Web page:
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Bruce Bogtrotter’s Chocolate cake

Makes 1 triple layer cake (I doubled this)

Ingredients:

  • 3 cups brown sugar, packed
  • 1 cup of soft butter
  • 4 eggs
  • 2 teaspoons good vanilla extract
  • 2 2/3 cups AP flour
  • ¾ cup cocoa powder
  • 1 tablespoon baking soda
  • ½ teaspoon salt
  • 1 1/3 cup sour cream
  • 1 1/3 cup boiling water
  • 1 tablespoon instant espresso powder

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Chocolate Sour Cream Frosting:

  • ½ cup softened butter
  • 6 ounces of good quality semi-sweet chocolate
  • 5 cups confectioner’s sugar
  • 1 cup sour cream
  • 2 teaspoons good vanilla

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Directions

In a mixing bowl, cream brown sugar and butter. Add eggs and beat on high speed until light and fluffy. Blend in vanilla. Combine flour, cocoa, baking soda and salt; add alternately with sour cream to creamed mixture. Mix on low just until combined. Add espresso powder to hot water and add to batter until blended. Pour into three greased and floured 9-in. round baking pans. Bake at 350 for 35 minutes. Cool in pans 10 minutes; remove to wire racks to cool completely. For frosting, in a medium saucepan, melt butter and chocolate over low heat. Cool several minutes. In a mixing bowl, combine sugar, sour cream and vanilla. Add chocolate mixture and beat until smooth.

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Swann’s Way Madeleines

by Cara Nicoletti on December 5, 2011

1 madeleine pan

Remember how in the last post I said that Virginia Woolf’s Beouf en Daube was one of about seven literary meal holy grails? Well I’m about to tell you about another one—Marcel Proust’s madeleines. Everyone knows about the madeleine’s from Swann’s Way, it is one of the most glaringly obvious and devastatingly powerful food scenes in all of literature. Now here is where I admit to you that the madeleines are the only reason that I ever even attempted to read Proust. That, and the fact that “Swann’s Way” was the name of our summer house growing up. I’m not entirely sure who named it this, but that was always what we always called it. It was a crumbling farmhouse from the 1800’s, with those grey-brown weathered shingles you only find in New England, a fireplace so deep and wide it could comfortably accommodate four sitting children and a huge hanging cast-iron cauldron, a stone barn covered in neon yellow and cushy green moss filled with mice, owls, stray cats, and ghosts—lots and lots of ghosts.

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I spent the loveliest years of my childhood with my sisters and cousins in this house, swinging on the creaky white swing-set, running around in the crabapple orchard behind the house (throwing those crabapples with all of my might at the sassy neighbor boy), lounging under the ancient weeping willow surrounded by lavender so strong-smelling it actually hurt your tiny nostrils. In the morning there were boxes of Fruity Pebbles and Entenmann’s old-fashioned donuts soaked in thick whole milk, and at night there were sunburns and fresh fish and jugs of wine and English Beat records and sometimes, if we were lucky, Hungry-Man tv dinners and Roger’s and Hammerstein’s Cinderella.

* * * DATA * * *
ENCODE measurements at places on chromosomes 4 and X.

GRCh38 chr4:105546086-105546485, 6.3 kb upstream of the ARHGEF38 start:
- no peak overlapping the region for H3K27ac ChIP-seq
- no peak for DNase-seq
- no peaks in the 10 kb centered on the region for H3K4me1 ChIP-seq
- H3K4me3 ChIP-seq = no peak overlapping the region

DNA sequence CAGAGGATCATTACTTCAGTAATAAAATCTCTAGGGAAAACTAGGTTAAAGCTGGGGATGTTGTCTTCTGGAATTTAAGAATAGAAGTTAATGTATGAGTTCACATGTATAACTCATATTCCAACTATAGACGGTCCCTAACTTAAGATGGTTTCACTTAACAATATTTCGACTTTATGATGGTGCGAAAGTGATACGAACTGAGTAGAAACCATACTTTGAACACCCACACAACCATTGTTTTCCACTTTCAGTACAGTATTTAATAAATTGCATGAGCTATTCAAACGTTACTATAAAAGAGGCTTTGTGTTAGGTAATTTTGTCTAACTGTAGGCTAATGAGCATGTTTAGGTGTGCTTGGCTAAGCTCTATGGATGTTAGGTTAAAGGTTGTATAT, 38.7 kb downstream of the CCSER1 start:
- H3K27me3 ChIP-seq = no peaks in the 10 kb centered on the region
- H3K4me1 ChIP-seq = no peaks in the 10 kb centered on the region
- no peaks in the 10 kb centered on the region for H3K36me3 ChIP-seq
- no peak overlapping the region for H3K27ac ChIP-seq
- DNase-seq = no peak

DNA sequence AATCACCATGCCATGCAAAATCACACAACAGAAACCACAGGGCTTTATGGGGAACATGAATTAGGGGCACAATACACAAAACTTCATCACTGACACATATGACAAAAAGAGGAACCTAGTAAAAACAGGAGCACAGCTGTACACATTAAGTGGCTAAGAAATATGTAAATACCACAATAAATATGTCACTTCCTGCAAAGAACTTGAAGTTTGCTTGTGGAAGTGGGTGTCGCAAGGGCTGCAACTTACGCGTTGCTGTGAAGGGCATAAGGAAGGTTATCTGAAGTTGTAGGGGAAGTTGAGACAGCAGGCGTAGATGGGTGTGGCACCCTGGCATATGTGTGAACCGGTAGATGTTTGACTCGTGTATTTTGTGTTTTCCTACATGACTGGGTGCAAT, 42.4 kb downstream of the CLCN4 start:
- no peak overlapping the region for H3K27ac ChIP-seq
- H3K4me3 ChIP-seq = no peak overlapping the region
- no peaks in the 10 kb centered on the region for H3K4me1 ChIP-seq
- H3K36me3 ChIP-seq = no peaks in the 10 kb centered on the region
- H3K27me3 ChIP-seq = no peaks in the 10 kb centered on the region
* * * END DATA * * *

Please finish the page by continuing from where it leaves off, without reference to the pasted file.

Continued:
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The other day during a particularly harrowing shift at work I got to thinking about myself as a kid, and how easy and uncomplicated it used to be to just love something and be good at it. I was absorbed in a memory of how absurdly far I could throw a baseball as an eight-year-old when my phone went off with an email from my cousin, Cam.  The email was sent to me, my older sister, Ande, and my cousin, Caroline. Almost as if he had been reading my mind the email said: “I just got so nostalgic remembering how we used to come home sweaty and sun-kissed from Briggs Beach to curl our legs up in front of our Swanson’s Hungry-Man dinners and MTV. When they played music videos! When we would wait for Blind Melon and Four Non- Blondes and eat mashed potatoes that were cold in the middle but delicious on the outsides. And Beavis and Butthead and sandy feet. God I love you guys.” This started an email chain of remembering that went on all day, ending with Caroline remembering “the pit in my stomach at the feeling of the summer’s end, the mildew of the house and those great falling chestnut leaves. It brought me back to the cold nights driving there with Dad and that transition from long warm busy days to the dark cold ones of the house in winter. I guess there was a reason they named the house Swann’s Way… ‘The true paradises are the paradises we have lost.’ I wish the walls could talk. They would say that those were the best years the house has ever seen.”